This is a very particular method of nitriding. Owing to its characteristics, e.g., low pressure and placement of articles on a cathode, this process does not readily lend itself to industrial application and does not normally make use of ammonia as the nitriding atmosphere. Indeed, the plasma which is generated triggers dissociation of the nitrogen molecules into atomic nitrogen which procides the nitriding atmosphere. This process calls simply for introducing nitrogen into the process chamber to produce nitriding, as opposed to gaseous nitriding wherein ammonia is required to produce active nitrogen. The same phenomenon applies for the oxygen required for oxidation. Furthermore, the method described in this patent entails slow reaction kinetics, a characteristic which does not favour its practical application.

U.S. Pat. No. 2,343,418 describes a process whereby non-reflective aircraft wings are produced by first nitriding such parts to render them resistant to abrasion and then oxidizing them by introducing air into the treatment furnace.

SUMMARY OF THE INVENTION

It is an object of the present invention to provide, by means of gaseous nitriding at a pressure substantially equal to atmospheric pressure, an oxidized layer on the surface of nitrided steel articles, the oxidized layer featuring excellent adhesion to steel articles and thus making them more resistant to abrasion and corrosion.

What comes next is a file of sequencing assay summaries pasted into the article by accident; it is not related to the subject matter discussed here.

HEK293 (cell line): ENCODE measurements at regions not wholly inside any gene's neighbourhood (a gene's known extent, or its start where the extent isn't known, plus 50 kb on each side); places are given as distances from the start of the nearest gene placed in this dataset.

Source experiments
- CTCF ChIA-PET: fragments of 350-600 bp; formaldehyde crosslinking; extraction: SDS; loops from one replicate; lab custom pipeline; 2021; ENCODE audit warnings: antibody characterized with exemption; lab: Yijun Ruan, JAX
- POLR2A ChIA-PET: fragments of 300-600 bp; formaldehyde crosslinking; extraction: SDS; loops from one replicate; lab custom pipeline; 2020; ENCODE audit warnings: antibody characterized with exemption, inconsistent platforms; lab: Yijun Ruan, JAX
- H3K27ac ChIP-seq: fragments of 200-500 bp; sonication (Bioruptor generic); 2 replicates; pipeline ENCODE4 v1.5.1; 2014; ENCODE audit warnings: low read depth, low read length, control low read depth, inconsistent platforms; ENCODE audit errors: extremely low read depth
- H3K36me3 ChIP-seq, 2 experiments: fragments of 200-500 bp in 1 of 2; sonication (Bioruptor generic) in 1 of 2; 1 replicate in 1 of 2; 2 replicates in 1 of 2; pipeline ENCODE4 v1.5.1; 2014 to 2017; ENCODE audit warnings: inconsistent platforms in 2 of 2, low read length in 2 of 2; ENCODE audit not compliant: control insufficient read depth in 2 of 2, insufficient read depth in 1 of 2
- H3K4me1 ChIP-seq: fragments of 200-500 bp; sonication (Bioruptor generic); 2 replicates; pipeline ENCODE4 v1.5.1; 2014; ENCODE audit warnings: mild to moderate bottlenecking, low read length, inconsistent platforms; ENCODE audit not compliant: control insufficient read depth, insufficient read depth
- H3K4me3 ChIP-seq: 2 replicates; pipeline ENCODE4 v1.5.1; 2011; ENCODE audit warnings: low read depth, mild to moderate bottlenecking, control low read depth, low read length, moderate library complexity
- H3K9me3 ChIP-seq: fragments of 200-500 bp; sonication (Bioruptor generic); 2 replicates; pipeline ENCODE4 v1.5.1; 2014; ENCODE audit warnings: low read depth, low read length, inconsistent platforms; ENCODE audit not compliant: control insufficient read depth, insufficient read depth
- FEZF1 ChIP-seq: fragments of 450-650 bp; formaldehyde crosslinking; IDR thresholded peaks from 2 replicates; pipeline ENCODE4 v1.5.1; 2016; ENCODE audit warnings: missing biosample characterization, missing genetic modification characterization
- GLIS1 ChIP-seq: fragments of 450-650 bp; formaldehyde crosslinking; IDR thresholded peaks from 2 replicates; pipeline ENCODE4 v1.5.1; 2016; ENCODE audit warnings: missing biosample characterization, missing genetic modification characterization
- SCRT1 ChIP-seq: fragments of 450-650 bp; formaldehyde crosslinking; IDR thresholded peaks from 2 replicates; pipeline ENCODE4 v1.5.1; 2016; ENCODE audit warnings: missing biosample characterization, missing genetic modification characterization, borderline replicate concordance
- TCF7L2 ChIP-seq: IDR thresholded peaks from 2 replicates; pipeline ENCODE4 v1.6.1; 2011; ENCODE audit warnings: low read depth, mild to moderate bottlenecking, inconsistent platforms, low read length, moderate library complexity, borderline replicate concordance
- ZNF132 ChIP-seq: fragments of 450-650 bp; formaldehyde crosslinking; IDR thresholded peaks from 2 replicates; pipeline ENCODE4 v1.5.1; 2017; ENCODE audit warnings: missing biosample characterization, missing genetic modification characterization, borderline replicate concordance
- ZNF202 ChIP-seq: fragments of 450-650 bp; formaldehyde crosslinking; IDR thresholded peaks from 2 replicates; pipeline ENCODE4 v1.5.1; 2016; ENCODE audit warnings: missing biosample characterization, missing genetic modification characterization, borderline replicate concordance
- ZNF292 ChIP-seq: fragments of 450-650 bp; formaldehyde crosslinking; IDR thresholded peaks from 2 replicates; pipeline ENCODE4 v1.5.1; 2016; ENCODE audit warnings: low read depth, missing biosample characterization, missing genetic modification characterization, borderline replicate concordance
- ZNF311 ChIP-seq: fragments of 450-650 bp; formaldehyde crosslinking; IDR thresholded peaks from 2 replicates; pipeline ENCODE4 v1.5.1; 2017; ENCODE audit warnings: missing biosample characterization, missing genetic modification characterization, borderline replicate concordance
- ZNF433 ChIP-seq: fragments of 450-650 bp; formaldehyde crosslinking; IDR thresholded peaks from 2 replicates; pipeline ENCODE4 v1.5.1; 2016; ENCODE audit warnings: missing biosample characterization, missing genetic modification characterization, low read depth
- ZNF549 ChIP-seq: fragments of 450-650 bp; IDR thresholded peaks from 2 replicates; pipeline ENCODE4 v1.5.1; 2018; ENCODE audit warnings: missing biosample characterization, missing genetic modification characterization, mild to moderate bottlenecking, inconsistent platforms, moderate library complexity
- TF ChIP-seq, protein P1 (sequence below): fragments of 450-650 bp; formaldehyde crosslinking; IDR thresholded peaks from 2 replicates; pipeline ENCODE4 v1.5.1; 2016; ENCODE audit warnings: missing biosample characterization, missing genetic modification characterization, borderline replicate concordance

The process according to the invention is characterized in that during the first step an atmosphere consisting essentially of 20 to 70% by volume of ammonia NH3, 1 to 5% by volume nitrous oxide N2 O and 25 to 79% by volume of nitrogen N2 is introduced into the furnace, the concentration ratio of ammonia to nitrous oxide [NH3 ]/[N2 O] in the introduced atmosphere being greater than 5 so that the furnace atmosphere is not oxidizing, and in that during the second step an atmosphere comprising 0 to 25% by volume of NH3, 0 to 5% by volume N2 O and 70 to 100% by volume N2 is introduced into the furnace, the concentration ratio of ammonia to nitrous oxide in the atmosphere introduced during the second step being such that 0≦[NH3 ]/[N2 O]≦5, the furnace atmosphere being renewed at a rate between 2 and 5 such that the atmosphere gradually becomes oxidizing. In this manner, treated steel articles are obtained which comprise a core covered with a base layer of epsilon type iron nitride, and intermediate layer of iron oxinitride having a thickness of 2 to 12 microns and an outermost surface layer of iron oxide having a thickness of 1 to 7 microns.